The Stuart monarchs are considered merciless tyrants, but they also forged modern Britain.
Ruling Britain for over 300 years from 1603 to 1714, the Stuart monarchs have often been branded as merciless tyrants. But the kingdoms they ruled, Scotland, England and Ireland, were already steeped in bloodshed and infighting as they took power. Historian Dr Clare Jackson argues that the Stuarts were Britain’s defining royal family and their impact on the country is still felt today.
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The Stuarts on BBC Select
Ep 1: And I Will Make them One Nation
How attempts to rule England and Scotland under one monarch led to rancor and bloodshed.Today’s modern United Kingdom is often taken for granted. But there was nothing inevitable about its creation. This union was mainly down to the persistence of theStuart dynasty of kings and queens. Historian Clare Jackson looks at King James VI and his attempts to unite Scotland and England under the umbrella of his crown and persuade his subjects to feel more ‘British’.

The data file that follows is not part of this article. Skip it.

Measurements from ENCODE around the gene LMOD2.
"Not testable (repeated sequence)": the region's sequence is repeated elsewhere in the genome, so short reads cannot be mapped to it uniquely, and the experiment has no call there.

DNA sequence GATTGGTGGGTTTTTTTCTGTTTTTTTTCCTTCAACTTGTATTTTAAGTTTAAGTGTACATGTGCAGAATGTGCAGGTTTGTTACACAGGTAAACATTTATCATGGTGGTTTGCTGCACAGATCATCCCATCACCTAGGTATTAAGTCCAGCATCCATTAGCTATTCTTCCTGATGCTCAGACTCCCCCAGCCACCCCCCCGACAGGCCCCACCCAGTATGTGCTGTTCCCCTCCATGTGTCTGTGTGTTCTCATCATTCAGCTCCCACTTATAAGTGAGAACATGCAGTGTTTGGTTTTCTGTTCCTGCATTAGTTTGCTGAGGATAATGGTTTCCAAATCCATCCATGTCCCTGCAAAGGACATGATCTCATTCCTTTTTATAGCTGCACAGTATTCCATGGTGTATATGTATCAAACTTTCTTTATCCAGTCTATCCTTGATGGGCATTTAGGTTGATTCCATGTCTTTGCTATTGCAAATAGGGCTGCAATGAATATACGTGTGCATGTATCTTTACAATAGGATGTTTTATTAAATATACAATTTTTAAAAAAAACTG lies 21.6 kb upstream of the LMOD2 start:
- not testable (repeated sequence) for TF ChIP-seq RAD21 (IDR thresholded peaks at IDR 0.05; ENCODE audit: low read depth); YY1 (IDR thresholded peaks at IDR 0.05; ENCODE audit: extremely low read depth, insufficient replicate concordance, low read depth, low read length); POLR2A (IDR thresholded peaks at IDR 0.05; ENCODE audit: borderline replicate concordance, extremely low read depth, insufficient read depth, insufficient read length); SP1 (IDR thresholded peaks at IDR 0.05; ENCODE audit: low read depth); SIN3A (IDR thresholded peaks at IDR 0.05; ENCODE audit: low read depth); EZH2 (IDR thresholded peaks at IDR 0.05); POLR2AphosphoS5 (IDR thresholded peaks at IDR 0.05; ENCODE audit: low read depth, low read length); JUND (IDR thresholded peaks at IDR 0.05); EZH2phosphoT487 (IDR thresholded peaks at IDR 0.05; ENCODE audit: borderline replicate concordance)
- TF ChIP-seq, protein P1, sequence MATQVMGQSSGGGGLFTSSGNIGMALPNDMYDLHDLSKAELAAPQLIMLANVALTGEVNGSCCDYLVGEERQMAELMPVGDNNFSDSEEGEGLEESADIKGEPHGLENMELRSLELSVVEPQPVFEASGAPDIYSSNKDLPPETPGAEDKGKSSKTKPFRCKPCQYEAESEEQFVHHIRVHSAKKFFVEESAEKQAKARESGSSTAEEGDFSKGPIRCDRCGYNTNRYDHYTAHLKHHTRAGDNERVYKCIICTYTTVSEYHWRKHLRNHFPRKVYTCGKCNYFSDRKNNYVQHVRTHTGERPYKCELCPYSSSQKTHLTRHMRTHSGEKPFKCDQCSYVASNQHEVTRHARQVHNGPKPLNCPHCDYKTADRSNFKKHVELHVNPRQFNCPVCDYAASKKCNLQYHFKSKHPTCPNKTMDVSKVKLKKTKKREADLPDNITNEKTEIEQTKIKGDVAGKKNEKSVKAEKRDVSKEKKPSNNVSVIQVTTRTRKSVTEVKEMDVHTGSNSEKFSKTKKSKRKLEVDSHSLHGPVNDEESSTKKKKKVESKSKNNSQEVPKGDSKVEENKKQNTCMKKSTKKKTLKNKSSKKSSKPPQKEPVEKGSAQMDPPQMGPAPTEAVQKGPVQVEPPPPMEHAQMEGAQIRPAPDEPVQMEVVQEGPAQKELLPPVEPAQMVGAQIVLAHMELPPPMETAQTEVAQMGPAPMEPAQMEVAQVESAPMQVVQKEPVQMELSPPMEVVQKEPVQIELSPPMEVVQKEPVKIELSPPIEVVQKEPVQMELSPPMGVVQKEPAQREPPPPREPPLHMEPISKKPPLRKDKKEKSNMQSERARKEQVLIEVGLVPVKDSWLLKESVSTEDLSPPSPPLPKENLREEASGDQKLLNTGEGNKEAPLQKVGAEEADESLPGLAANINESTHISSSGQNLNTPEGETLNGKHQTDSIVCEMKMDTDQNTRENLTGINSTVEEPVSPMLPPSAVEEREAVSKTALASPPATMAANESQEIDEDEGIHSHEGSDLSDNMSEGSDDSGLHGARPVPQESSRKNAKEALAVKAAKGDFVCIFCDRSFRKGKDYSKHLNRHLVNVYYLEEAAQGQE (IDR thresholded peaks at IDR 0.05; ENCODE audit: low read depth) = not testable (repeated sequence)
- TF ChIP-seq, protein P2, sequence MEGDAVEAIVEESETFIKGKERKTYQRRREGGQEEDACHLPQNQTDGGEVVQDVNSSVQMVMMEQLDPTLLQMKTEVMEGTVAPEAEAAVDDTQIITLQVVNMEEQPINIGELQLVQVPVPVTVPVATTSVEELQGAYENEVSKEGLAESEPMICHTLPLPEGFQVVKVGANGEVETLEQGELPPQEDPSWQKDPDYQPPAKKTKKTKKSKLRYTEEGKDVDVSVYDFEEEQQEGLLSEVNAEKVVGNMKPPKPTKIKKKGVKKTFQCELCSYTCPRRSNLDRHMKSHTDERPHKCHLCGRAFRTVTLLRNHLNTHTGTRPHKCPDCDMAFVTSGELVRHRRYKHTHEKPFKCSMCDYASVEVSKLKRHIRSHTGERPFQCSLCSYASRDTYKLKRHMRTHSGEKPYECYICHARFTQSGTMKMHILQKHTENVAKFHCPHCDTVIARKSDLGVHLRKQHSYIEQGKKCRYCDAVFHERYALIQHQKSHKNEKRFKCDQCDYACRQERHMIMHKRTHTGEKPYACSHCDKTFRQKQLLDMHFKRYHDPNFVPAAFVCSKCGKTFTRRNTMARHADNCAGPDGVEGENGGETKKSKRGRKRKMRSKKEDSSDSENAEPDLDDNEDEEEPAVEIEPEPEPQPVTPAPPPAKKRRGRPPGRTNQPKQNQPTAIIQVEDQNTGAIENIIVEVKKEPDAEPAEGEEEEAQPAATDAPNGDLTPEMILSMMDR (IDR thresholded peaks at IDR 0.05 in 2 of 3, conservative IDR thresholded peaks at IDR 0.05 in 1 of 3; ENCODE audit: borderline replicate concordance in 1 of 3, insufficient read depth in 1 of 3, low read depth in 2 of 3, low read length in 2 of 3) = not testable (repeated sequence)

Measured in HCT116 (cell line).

Ep 2: A King Without a Crown
King Charles tried to impose his will on the land, leading his grisly execution. In the mid 1600s, King Charles I attempted to impose political and religious uniformity throughout his kingdoms. It was a disaster. Soon civil war raged throughout Britain, Charles was defeated and beheaded while his family fled into exile. The Stuart monarchy seemed doomed. Historian Dr Clare Jackson reveals how this unprecedented violence shaped the DNA of British political culture.
Ep 3: A Family at War
As the Stuart dynasty ends dramatically decisions are made that still impact the UK today. The final, dramatic period of the Stuart dynasty saw a family fatally divided by religion. In 1688, the catholic King James was deposed by the protestant William and Britain became a constitutional monarchy, Scotland lost its monarch while Ireland was reduced from a kingdom to a colony. As historian Clare Jackson reveals, resentments from this time continue to trouble Britain to the present day.